I am encouraged that the self-educated child I met when my car broke down on the Kenyan coast can monetize his intellectual capital using mobile technology.
My point of departure is one of my favourite novels, “A House for Mr. Biswas”, and a scene that has stayed imprinted on my memory's mausoleum forever. The scene is one where this young boy is describing see the lights of a car approach and then drive by. The car was a symbol for the new century and that was the closest it got. Four years ago, my car broke down on the Mombasa-Nairobi road and this young boy emerged out of the bush and started to talk to me. And he said he spoke Latin. He had found a Latin primer and taught himself the language and when tested, he was quite proficient. Yet like the boy in a “House for Mr. Biswas”, he was watching the world go by until that day- the day my car broke down.
Ten years ago, there were 15,000 mobile phones in Kenya. At some point, this year, there will statistically be one mobile phone per adult. That is a laboratory experiment right there. Consider that within that decade, the super spike has been towards the end. In fact, more Kenyans have a mobile phone than access to a clean toilet. The information age has trumped sanitation.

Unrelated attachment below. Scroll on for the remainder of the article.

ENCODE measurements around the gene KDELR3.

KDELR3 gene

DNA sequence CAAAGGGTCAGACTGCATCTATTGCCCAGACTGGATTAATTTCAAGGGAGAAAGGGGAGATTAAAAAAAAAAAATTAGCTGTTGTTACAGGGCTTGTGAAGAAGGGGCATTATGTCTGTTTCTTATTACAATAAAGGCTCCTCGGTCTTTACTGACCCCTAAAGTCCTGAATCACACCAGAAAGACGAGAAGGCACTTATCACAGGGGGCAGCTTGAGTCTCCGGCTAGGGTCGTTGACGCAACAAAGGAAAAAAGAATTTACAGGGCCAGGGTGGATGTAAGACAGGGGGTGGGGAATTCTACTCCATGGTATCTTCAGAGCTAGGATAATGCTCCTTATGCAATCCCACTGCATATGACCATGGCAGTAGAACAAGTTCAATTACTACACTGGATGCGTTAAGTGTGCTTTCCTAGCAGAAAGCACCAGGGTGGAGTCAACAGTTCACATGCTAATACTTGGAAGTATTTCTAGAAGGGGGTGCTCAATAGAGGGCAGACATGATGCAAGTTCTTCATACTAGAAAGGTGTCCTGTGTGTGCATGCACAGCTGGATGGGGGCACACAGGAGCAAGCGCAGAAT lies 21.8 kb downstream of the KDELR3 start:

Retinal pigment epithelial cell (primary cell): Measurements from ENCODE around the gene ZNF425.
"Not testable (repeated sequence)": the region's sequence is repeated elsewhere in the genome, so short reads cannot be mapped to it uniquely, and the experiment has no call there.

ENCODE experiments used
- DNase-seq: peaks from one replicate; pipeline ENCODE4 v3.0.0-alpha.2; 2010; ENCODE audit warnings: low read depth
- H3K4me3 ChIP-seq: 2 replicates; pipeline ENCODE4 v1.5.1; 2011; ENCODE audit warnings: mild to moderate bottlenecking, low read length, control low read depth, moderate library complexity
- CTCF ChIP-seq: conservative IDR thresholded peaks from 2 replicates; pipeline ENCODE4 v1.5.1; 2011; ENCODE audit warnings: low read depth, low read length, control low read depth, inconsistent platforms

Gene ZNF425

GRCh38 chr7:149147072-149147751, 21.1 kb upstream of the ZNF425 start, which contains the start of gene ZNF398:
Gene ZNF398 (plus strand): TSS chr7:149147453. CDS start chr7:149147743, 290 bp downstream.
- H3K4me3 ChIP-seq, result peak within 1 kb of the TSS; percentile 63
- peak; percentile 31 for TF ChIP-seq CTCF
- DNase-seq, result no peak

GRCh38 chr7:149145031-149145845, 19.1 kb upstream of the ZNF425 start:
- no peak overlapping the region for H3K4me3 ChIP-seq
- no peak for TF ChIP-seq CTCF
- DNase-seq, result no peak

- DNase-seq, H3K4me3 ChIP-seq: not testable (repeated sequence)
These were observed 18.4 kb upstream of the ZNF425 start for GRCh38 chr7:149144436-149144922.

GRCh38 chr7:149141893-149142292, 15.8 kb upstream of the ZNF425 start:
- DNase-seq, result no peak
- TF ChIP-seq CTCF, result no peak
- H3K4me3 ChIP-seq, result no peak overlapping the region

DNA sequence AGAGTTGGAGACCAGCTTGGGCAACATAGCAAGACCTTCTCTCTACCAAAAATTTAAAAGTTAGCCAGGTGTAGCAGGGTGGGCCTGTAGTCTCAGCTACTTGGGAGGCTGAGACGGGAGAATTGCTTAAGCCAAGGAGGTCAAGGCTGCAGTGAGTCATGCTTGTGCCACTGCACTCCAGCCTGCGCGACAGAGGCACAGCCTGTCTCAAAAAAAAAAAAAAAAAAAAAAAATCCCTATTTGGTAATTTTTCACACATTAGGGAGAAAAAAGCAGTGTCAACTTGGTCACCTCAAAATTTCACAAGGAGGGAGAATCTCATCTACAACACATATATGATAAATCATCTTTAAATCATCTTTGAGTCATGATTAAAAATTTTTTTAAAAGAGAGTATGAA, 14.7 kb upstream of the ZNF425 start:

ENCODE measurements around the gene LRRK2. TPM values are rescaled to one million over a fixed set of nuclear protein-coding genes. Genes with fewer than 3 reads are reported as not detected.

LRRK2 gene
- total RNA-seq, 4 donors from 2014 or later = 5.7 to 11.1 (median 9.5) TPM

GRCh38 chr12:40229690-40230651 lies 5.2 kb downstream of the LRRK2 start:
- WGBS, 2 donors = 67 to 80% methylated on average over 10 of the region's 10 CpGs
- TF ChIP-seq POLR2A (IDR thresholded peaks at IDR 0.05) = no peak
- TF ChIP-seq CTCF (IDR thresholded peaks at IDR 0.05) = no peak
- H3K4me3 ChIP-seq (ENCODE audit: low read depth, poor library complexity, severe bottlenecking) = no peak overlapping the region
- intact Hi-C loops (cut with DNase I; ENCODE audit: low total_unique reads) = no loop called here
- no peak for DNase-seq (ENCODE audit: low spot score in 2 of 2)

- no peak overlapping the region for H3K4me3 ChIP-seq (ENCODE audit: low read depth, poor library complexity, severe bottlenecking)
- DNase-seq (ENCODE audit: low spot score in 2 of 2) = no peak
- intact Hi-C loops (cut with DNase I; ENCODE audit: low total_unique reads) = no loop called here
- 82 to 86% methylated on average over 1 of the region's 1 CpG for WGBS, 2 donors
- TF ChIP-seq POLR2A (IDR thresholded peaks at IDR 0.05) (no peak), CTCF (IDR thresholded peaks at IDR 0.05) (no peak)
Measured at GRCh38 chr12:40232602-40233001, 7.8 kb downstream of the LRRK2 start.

And it is the mobile phone that is the entry ticket for more than 1 billion Africans to join and converge with the 21st century. That little boy on the side of the Mombasa-Nairobi road, who speaks Latin, can now finally monetize his intellectual capital. He could not before. This is a disjunctive moment. There was a famous Economist front cover “Africa: The Dark Continent”, well, the light just got switched on.
As a side note, I sense the next tipping point is when the smart phone device costs a $100.00 or less, which cannot be that far away.
In his Development Outreach article, Iqbal Z. Quadir talks of “the positive economic impact of mobile phones is so profound that it elucidates the general power of productivity tools in creating individual and collective prosperity from the bottom up” and I think it is easy to miss the grass roots and bottoms up nature of this revolution. The mobile phone is the equivalent of teaching people to fish in the 21st century.